So I recently posted on my Twitter not that long ago that I wasn’t in any desperate need of money but I did mention how I was low income and one of my mutuals suggested that I post my book wishlist so I did and three people so very kindly bought me some books. I’m ecstatic about it. I won’t publicly say their names unless they say they would like me to or they wouldn’t mind but I’d rather not do it now just in case. If they’re reading though, thank you a lot!

The Upside of Unrequited
By Becky Albertalli

You can read the review here
This book follows a fat girl called Molly, who’s Jewish with anxiety so there’s some great rep there already, who is well known among her little family and group of friends for having crushes but never really setting out to do anything about that. She just assumes that they won’t like her back. Her sister gets a new girlfriend and this girlfriend (a Korean American called Mina) has a best friend called Will and Cassie wants them to form a relationship of some sort, but Molly finds herself falling for a fat Jewish boy called Reid instead and the story sort of follows Molly Peskin-Suso as she tries to understand what her feelings are and what she should do.

It’s a really cute little romance, made me feel warm and fluffy and took me back. It’s humorous in parts. It’s also very diverse. Mina is pansexual. Cassie is, I think, bisexual or a lesbian. Cassie and Molly have two mothers (in a f/f relationship). One is white, the other is black. I think it’s great to see more diverse young adult literature being published and I can’t wait to read more of it. This book is also #OwnVoices for fat and Jewish rep.

becky

Odd Girl Out
By Laura James

I think this one will be a hard read but I’m really excited for it anyway. It’s about, I believe, an autistic woman who only finds out she’s autistic in her forties and has to navigate in a neurotypical world. This is #OwnVoices for autistic rep, as well, and I feel like this might highlight a few issues like how women are unlikely to be diagnosed as children and will probably be self-diagnosed as adults before seeking an official diagnosis. Although I was diagnosed as a child (my mother works with children and saw early signs, but they still took a long time to diagnose) so I might not be able to relate completely, I will to how we are both autistic of course and it’s something I’m really looking forward to reading.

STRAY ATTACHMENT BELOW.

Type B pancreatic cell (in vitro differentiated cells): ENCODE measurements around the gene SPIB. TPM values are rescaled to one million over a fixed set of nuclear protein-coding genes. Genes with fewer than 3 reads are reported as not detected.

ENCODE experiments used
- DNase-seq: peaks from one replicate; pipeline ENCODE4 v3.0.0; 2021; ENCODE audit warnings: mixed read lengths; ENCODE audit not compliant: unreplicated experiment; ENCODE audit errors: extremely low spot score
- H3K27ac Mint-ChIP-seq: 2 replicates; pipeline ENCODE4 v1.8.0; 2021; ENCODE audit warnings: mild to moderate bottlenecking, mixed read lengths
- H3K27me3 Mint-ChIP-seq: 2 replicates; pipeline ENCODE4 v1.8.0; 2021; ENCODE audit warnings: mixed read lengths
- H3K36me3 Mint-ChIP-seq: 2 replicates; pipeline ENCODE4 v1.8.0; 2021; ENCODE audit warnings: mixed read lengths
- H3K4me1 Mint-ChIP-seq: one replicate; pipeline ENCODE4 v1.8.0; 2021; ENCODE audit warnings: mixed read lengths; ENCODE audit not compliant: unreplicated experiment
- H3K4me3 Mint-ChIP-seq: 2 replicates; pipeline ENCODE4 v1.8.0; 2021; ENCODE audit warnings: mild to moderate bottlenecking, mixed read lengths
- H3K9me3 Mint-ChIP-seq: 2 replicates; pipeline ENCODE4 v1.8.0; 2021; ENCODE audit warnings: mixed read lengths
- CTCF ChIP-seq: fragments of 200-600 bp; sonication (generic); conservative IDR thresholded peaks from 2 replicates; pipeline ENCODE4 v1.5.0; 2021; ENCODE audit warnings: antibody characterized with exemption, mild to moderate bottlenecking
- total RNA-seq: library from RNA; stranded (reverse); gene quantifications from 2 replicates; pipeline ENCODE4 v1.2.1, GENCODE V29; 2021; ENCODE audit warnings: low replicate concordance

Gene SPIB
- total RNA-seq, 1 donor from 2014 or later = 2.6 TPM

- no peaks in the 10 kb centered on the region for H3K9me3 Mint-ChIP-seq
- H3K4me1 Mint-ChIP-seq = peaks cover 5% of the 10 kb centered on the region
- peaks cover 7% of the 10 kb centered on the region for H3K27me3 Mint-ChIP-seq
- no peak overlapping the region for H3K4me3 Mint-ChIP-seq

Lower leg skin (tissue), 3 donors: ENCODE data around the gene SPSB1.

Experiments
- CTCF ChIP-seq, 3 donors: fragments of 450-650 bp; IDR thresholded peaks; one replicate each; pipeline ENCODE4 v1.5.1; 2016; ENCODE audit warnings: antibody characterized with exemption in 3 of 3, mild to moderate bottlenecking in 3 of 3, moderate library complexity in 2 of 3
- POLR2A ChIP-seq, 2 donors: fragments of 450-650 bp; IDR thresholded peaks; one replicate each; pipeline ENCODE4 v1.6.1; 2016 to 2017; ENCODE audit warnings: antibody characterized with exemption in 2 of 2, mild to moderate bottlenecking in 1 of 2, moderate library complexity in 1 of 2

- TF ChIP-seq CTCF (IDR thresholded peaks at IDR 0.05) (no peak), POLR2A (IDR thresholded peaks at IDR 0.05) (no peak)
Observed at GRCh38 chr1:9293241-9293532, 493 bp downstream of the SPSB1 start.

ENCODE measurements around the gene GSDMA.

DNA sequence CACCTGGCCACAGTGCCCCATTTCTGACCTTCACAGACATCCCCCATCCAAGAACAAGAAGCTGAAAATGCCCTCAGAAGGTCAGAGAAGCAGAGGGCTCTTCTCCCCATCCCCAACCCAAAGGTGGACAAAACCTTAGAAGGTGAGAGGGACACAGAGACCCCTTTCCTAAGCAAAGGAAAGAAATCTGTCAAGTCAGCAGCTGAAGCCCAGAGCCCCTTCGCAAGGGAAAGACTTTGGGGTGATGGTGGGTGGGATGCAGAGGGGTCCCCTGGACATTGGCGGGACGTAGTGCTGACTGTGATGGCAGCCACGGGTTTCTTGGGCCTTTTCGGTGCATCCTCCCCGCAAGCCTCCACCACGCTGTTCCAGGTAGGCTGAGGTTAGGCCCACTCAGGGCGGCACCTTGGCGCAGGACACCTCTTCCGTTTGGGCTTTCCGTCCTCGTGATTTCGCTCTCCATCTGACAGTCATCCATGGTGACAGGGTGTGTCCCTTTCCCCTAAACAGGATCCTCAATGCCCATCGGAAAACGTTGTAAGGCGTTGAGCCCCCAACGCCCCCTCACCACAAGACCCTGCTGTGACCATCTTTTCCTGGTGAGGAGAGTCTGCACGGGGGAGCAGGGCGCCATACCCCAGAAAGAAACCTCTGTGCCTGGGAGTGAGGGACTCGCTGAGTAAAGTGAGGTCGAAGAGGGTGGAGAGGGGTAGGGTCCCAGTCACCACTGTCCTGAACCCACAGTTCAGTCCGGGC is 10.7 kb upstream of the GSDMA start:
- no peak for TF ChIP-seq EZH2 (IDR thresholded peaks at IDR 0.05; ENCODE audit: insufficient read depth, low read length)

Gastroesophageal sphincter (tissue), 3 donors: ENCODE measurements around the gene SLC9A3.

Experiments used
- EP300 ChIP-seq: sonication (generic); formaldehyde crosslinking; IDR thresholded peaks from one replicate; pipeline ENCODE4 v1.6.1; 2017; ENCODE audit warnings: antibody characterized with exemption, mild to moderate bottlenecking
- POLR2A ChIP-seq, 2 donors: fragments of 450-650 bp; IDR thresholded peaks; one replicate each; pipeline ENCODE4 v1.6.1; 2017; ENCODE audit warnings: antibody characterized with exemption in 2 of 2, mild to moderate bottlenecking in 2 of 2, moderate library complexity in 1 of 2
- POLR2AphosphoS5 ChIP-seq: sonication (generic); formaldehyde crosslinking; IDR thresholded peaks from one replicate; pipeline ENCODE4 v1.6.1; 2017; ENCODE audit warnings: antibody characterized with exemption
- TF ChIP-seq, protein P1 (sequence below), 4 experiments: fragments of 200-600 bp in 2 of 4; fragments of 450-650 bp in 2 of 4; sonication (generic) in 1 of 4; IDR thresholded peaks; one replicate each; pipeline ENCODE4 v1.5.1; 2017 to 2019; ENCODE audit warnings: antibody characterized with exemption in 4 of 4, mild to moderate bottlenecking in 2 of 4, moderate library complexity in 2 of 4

odd girl out

I, Robot
By Issac Asimov

Now I don’t usually read science fiction, especially adult science fiction. I do every now and again but with a lot of science fiction I find myself getting really bored (which is a shame but I keep reaching for it in the hopes that one will interest me). I recently read a young adult/middle grade book called Alien Rain (review here) that I thought was really good because it left out all the technical details and it made me want to look into science fiction again.

I saw someone I watch on YT talk about this book and how the robots sort of have a slow rise to “power”, in a way, as they are considered second class citizens to humans. This is, of course, very unfair and I’m looking forward to seeing how this is handled in the book. It’s quite short, as well, and I’ve been wanting to read an Isaac Asimov novel for a really long time so I’m looking forward to this one too.

Update: currently reading, I’m at 31% and it’s just as scary as I thought but also a lot better than I thought, the writing style is really good.

i robot

As Old As Time: A Twisted Tale
By Liz Braswell

I was originally going to get the black edition (and still might) to match my other two Liz Braswell books but I saw this cover and I just had to have it. It’s absolutely gorgeous. Now I want to collect all these editions, as well. This book basically follows an alternative story to my favourite movie, The Beauty and The Beast, where Belle looks into the mirror and sees something she probably didn’t want to see – what if Belle’s mother cursed the Beast? It sounds so, so interesting and I plan to read this one as soon as possible. The pages inside are really pretty as well, and I wasn’t expecting it to be so long (500 pages) but I’m really, really glad it’s a long book. I was so excited when I saw this (well, I was excited anyway, I had book mail but you know what I mean!).

as old as time
I also received two E-Arcs, one from the author and one from Netgalley. You can see my review for The Library of Souls here and my next one, As You Wish, I am currently reading and it will have a review coming up very soon – it’s a good one.